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"Juuling": 5 Things to Know About the Youth Warming Trend

A college pensioners video about the trend of "juuling", a type of e-cigarette use popular with teenagers, has highlighted how appealing and addictive e-cigarettes – especially "JUUL" – can be teenagers, with children as young as 14 speak sincerely about using the device. In April, FDA Commissioner Scott Gottlieb emphasized what the Agency did to stop using e-cigarettes among teens and what steps it has taken to stop online sales of JUULs to minors.

The video, produced by 17-year-old Jack Waxman, a high school chief in Westchester, New York, begins with the statement "Next Production is a Message to America." The video contains teens talking about their JUUL usage, how they started using it and why they use it.

"I need it, it's just part of my life now, as I know it's bad but I can not stop," says a 1

4-year-old girl in the video.

Another 14-year-old girl has A story that may be even more remarkable: When she does the homework at night she has her pen in her right hand and her JUUL in the left.

Here are five things you need to know about JUUL usage:

What is a JUUL?

A JUUL is a type of e-cigarette that looks like a USB stick you had connected to your computer and is much nicer than other types of e-cigarettes. The device has replaceable pods which comes in eight different flavors and according to the company that makes JUUL, a JUUL pod has as much nicotine as a cigarette package.

What are the restrictions on buying a JUUL?

E-cigarettes are not FDA-approved units but the agency has set an age limit for purchasing the units. As of Aug 2016 , said FDA e-cigarettes and other "electronic nicotine delivery systems" can only be sold to customers 18 years of age or older. Some municipalities have a higher age limit for the purchase of tobacco products.

Why is JUULs attractive to teenagers?

Published literature states that e-cigarette use is attractive to teens because the fine comes in different flavors. At least two of the teens in Waxman's video said that if there were any restrictions on the tastes, the children would not be so attracted to the devices. The FDA refers to a 2013-14 survey that showed that 81 percent of today's youth e-cigarette users cited the availability of appealing tastes as the main reason for use.

CDC says that young people are more likely than adults to use e-cigarettes. According to CDC, in 2016, more than 2 million US middle and secondary students used e-cigarettes over the past 30 days, including 4.3 percent of high school students and 11.3 percent of high school students.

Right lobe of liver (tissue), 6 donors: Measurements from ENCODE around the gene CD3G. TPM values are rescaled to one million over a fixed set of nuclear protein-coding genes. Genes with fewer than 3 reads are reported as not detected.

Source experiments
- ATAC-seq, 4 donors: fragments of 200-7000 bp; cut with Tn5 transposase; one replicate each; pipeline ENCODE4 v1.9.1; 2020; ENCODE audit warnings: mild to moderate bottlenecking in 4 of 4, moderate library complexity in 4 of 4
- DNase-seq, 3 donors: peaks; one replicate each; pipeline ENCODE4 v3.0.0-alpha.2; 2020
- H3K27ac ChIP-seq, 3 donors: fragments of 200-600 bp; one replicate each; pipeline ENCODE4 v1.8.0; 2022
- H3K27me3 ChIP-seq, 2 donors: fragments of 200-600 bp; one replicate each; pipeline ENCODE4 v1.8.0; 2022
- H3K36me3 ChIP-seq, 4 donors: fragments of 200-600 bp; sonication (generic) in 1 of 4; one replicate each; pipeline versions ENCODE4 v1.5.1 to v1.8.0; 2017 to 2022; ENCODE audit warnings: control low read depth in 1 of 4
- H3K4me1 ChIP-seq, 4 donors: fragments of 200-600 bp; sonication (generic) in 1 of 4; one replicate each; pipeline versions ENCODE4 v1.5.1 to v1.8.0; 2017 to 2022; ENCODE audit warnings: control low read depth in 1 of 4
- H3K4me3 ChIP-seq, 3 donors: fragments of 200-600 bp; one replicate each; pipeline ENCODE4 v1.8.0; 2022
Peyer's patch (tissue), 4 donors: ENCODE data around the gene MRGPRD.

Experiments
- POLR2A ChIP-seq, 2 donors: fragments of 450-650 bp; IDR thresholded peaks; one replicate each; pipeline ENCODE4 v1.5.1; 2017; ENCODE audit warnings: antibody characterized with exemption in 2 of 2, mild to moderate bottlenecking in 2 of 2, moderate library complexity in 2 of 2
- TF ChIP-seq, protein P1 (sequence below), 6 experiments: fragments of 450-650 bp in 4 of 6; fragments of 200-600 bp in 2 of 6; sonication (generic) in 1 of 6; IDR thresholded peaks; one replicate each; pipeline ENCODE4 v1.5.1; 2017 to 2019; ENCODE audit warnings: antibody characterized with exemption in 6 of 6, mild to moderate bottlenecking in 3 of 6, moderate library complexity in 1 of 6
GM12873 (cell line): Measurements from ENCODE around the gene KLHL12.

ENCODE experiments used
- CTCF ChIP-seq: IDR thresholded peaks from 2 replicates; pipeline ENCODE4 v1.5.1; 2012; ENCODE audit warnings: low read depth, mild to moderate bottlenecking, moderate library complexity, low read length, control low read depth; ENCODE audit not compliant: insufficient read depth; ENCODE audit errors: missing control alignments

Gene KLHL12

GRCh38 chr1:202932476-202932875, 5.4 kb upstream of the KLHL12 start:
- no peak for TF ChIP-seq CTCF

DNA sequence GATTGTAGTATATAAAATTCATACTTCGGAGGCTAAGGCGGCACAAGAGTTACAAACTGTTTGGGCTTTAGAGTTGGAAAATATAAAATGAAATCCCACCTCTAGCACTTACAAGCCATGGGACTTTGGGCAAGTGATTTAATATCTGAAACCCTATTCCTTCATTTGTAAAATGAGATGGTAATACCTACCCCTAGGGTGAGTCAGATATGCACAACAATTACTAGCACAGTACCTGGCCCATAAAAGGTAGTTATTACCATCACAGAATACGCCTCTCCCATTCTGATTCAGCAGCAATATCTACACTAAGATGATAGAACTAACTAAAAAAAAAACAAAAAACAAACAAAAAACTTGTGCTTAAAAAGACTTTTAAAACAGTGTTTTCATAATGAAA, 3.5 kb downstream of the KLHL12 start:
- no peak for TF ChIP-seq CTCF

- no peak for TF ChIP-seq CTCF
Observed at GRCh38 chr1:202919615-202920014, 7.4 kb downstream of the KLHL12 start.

What does the government do to stop JUUL use among minors?

Last month, the FDA sent warning letters to 40 dealers to sell e-cigarettes, especially JUUL products, to minors. The FDA says it has also contacted eBay to "raise concerns" about lists of JUUL products on the site. The FDA says eBay has removed the lists and implemented new measures to prevent new listings being published. The FDA says it has also sent a letter to JUUL Labs, the company that makes the e-cigarette look like a USB, to request information to better understand the product's youth application. The FDA says that it will also send similar letters to other manufacturers of products that give rise to similar issues.

What are the consequences of e-cigarette use among teenagers?

CDC says that even though e-cigarettes are less harmful than cigarettes, they do not mean they are safe. E-cigarette aerosols can contain potentially harmful substances such as nicotine, heavy metals and carcinogens, says CDC.

According to the United States Surgeon General, young people can be more easily abused than adults and nicotine in e-cigarettes and other tobacco products can destroy their brains for addiction to other drugs, such as cocaine. The use of e-cigarettes among young people and young adults is also linked to the use of other tobacco products, such as cigarettes, says the Secretary-General. Nicotine exposure can also damage the developing brain.

JUUL Labs told ABC News in a statement that the product was made for adults who want to quit smoking (although the CDC says there is not enough evidence to recommend e-cigarettes as a way to quit smoking) and that no young person or non-nicotine user should try JUUL.

The company also recently announced an initiative to combat drug abuse.

JUUL Labs CEO Kevin Burns said in a press release that the company has undertaken to deter young and adults who currently do not smoke from using their products.

"We can not be more prominent at this point: no young or non-nicotine users will ever try JUUL," Burns said.

You can watch the video produced by Waxman below:

Image via the California Department of Public Health

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